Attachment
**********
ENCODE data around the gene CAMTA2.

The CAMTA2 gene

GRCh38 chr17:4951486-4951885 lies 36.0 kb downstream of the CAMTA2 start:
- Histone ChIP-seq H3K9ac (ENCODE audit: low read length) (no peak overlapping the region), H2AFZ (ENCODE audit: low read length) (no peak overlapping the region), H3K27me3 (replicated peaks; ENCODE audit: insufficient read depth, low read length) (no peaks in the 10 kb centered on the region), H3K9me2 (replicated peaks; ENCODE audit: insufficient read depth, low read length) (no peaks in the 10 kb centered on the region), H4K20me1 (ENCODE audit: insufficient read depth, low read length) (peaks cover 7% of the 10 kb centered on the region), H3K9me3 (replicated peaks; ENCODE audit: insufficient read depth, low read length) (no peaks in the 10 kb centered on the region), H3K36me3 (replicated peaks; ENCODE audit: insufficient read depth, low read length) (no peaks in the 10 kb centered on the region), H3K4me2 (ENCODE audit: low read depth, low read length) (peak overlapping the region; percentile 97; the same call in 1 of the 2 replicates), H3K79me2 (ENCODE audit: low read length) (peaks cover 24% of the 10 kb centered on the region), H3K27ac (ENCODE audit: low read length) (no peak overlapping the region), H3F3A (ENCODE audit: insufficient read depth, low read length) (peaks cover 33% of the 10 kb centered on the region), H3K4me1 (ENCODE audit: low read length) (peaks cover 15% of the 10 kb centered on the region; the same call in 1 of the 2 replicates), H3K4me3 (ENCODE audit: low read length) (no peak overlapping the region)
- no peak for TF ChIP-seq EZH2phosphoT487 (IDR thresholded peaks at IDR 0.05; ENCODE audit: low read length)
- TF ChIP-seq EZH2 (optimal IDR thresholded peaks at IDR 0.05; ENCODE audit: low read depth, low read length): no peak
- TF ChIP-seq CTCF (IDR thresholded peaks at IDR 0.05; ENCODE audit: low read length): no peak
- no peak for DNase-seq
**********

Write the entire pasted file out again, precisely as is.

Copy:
ENCODE data around the gene CAMTA2.

The CAMTA2 gene

GRCh38 chr17:4951486-4951885 lies 36.0 kb downstream of the CAMTA2 start:
- Histone ChIP-seq H3K9ac (ENCODE audit: low read length) (no peak overlapping the region), H2AFZ (ENCODE audit: low read length) (no peak overlapping the region), H3K27me3 (replicated peaks; ENCODE audit: insufficient read depth, low read length) (no peaks in the 10 kb centered on the region), H3K9me2 (replicated peaks; ENCODE audit: insufficient read depth, low read length) (no peaks in the 10 kb centered on the region), H4K20me1 (ENCODE audit: insufficient read depth, low read length) (peaks cover 7% of the 10 kb centered on the region), H3K9me3 (replicated peaks; ENCODE audit: insufficient read depth, low read length) (no peaks in the 10 kb centered on the region), H3K36me3 (replicated peaks; ENCODE audit: insufficient read depth, low read length) (no peaks in the 10 kb centered on the region), H3K4me2 (ENCODE audit: low read depth, low read length) (peak overlapping the region; percentile 97; the same call in 1 of the 2 replicates), H3K79me2 (ENCODE audit: low read length) (peaks cover 24% of the 10 kb centered on the region), H3K27ac (ENCODE audit: low read length) (no peak overlapping the region), H3F3A (ENCODE audit: insufficient read depth, low read length) (peaks cover 33% of the 10 kb centered on the region), H3K4me1 (ENCODE audit: low read length) (peaks cover 15% of the 10 kb centered on the region; the same call in 1 of the 2 replicates), H3K4me3 (ENCODE audit: low read length) (no peak overlapping the region)
- no peak for TF ChIP-seq EZH2phosphoT487 (IDR thresholded peaks at IDR 0.05; ENCODE audit: low read length)
- TF ChIP-seq EZH2 (optimal IDR thresholded peaks at IDR 0.05; ENCODE audit: low read depth, low read length): no peak
- TF ChIP-seq CTCF (IDR thresholded peaks at IDR 0.05; ENCODE audit: low read length): no peak
- no peak for DNase-seq